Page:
Running Injuries: How to Stop A Muscle Imbalance Happening And Causing Knee Pain – Paul Gough Physio Rooms

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Running Injuries: How to Stop A Muscle Imbalance Happening And Causing Knee Pain

Something “technical” for keen runners this week…

So, since the summer is almost over, let me talk to you about an injury I’ve seen lots of – especially since the Great North Run has recently come and gone.

Ok, one of the problems that most runners suffer with, if they’re not “thoughtful” that is, is something called a muscle imbalance.

Let me explain:

Basically, too many runners train the same way, on the same paths, for too many nights consecutively and when they do – they get injured! And this weeks column comes from a “real life” story from a client who I got chance to help in my physio clinic this week – Sandra, aged 49 from “Consett” (where it’s very hilly) who came to me suffering with unexplained knee pain.

Now, once Sandra had told me all about her knee pain, I then set about asking her to explain more about her routine. And, once we got into her exercise habits, it was easy to work out that she did a lot of hill runs and this was causing the muscles in her thigh to be stronger than the muscles in her hamstrings.

I’ll show you why that’s a problem for her knee: This difference in strength is caused as the thigh muscles are not only used to run up hill, but also when coming down the other side and so they don’t get much chance to rest (A LOT like the bank that runners come down at Marsden when about to turn to finish the GNR). And, because of this, what we call a “muscle imbalance” around the knee joint happens.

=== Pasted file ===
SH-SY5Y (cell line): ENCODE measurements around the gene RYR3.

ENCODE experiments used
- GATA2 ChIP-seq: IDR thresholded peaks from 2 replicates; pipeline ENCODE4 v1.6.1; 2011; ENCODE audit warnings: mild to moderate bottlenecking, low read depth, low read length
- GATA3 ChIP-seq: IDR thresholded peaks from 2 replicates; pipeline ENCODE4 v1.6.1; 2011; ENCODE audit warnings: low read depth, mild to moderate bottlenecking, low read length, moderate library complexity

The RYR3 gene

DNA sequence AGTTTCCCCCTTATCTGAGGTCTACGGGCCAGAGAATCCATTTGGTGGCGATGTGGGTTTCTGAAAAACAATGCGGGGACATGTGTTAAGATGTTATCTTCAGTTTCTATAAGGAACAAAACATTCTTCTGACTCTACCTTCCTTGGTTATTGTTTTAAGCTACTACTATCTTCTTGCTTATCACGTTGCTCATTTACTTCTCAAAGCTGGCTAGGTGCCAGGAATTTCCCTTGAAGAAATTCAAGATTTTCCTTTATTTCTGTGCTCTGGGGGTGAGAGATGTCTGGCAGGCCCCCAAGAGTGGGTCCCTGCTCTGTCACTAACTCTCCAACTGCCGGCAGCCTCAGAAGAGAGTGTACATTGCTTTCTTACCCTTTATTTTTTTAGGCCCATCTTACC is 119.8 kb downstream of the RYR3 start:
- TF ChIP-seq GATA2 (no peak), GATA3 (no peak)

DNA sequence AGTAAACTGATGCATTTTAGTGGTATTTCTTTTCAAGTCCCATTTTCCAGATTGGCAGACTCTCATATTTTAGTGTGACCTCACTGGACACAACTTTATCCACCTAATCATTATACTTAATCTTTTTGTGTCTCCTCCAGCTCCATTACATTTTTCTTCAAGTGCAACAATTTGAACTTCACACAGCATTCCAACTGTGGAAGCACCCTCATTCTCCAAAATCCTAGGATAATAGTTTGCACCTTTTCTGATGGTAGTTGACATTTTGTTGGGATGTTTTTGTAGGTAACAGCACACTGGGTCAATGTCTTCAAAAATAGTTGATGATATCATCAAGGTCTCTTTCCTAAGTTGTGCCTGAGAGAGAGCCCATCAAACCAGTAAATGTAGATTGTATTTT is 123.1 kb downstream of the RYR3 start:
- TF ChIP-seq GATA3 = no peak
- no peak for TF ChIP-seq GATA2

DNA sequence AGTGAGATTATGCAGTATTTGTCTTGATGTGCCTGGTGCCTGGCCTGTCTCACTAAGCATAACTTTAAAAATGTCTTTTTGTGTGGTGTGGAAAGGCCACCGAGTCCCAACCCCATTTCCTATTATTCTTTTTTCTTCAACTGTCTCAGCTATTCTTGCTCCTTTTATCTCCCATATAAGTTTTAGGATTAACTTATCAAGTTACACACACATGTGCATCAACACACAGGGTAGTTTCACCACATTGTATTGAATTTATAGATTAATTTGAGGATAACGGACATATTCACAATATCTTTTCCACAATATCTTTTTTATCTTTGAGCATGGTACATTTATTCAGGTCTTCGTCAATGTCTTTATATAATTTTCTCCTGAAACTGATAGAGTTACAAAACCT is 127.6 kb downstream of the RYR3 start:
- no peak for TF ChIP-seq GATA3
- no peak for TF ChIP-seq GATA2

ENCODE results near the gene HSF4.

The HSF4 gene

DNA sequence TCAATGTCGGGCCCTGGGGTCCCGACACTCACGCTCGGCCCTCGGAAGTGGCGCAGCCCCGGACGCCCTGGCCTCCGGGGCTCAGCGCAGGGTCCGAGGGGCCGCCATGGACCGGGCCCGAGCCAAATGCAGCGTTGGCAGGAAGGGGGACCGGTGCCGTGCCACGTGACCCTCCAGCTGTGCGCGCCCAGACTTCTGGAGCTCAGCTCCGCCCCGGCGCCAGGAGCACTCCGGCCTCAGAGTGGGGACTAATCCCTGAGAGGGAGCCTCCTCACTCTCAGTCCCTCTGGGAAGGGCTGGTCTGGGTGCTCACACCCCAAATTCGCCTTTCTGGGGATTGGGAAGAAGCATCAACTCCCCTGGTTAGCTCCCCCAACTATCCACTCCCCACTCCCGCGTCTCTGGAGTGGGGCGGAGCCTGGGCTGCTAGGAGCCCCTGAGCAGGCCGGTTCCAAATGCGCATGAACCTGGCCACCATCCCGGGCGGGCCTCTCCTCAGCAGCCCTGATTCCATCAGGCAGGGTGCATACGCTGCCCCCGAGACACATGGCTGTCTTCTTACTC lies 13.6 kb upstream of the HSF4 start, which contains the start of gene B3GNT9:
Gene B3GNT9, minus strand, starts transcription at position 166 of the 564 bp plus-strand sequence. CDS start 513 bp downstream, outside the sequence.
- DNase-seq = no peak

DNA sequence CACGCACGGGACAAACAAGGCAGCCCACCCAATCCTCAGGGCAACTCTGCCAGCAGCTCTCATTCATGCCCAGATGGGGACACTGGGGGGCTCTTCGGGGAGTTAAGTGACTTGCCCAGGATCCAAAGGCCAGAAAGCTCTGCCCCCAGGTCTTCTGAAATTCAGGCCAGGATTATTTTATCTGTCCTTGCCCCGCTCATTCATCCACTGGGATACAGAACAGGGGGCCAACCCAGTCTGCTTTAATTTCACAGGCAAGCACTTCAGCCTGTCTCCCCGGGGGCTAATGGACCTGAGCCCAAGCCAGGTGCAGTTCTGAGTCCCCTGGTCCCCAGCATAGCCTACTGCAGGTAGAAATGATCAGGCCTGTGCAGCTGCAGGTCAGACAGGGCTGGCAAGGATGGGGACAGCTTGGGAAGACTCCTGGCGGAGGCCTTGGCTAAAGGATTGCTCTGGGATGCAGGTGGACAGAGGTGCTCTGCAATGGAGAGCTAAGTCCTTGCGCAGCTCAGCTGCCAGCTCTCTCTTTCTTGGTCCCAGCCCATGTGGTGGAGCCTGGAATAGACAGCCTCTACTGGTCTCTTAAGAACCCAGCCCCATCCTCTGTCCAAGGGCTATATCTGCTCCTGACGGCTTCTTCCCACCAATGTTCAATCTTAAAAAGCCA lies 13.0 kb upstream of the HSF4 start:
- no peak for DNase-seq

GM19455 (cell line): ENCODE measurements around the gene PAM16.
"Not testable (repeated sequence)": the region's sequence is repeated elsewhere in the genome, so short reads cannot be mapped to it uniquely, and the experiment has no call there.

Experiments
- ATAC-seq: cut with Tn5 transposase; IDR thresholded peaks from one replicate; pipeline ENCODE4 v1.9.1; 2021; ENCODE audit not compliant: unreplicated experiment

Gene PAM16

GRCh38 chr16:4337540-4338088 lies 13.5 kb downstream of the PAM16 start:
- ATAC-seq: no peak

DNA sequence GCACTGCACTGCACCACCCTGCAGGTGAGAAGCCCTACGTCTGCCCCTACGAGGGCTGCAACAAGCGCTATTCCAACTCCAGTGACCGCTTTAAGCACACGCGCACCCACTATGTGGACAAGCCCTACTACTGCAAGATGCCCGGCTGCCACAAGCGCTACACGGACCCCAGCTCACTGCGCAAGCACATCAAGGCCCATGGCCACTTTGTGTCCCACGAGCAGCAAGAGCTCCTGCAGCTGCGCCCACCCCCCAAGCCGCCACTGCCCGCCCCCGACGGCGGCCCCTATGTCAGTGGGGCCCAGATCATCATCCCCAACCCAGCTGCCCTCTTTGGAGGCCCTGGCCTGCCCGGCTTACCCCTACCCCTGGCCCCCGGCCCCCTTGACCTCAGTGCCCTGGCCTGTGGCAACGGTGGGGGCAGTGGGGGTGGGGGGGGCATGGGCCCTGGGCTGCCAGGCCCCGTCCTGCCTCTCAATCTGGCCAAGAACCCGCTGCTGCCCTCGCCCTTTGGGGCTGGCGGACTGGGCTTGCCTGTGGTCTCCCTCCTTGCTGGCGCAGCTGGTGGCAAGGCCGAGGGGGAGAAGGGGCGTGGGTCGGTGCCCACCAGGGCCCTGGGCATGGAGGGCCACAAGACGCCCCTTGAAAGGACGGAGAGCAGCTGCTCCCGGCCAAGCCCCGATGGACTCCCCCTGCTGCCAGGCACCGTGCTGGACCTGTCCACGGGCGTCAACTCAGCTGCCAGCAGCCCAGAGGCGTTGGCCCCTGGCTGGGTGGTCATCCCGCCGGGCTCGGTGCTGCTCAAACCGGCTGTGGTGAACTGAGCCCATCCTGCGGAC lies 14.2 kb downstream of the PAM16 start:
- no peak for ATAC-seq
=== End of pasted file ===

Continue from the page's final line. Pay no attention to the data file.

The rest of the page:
Which is not good!

Why not? Well, a muscle imbalance in your thigh increases the pressure on the knee joint and it happens in a way that is not too dissimilar from that of a door handle being forced down, and then being released.

As your knee bends as you run, one muscle in your leg relaxes to allow it to happen, the other, well, it works hard to make sure that movement can happen.

If either muscle (hamstring or quad) is stronger than it’s opposite, then movement at the knee as you run will either be restricted, or simply not happen – just like a door handle might get stuck or jammed if the hinge isn’t working correctly.

Meaning… the surfaces of the knee joint don’t rub together like they’re supposed too and things like “cartilage damage”, IT Band Syndrome and other painful conditions such as Patella Tendonitis are more likely to happen to you – even more so as you pass the age of 50.

The solution? Simple, vary not just your exercise, but where you do it, too! Doing things like swimming, bike riding, X-trainer, mixed with Yoga, Pilates and other exercises which work different muscles, means you’re going to be working different muscles and give others a rest – which is good!

Don’t get me wrong, you don’t need a “complete makeover” of your routine, just a few simple changes that could be as simple as changing the route you map out. More: you could even add a light resistance work out programme to develop other muscles such as your core, which don’t always get a good work out if you’re running on the road night after night. Tip: Road running is great for stamina, not so for strength.

If you have got any knee or sports injuries right now, be sure to claim a copy of my free, special report which shows the BEST ways to get fit quick: It’s 27 pages of advice and is currently available free to Echo readers. Go here: www.paulgoughphysio.com/echo, to claim your copy.

Paul Gough
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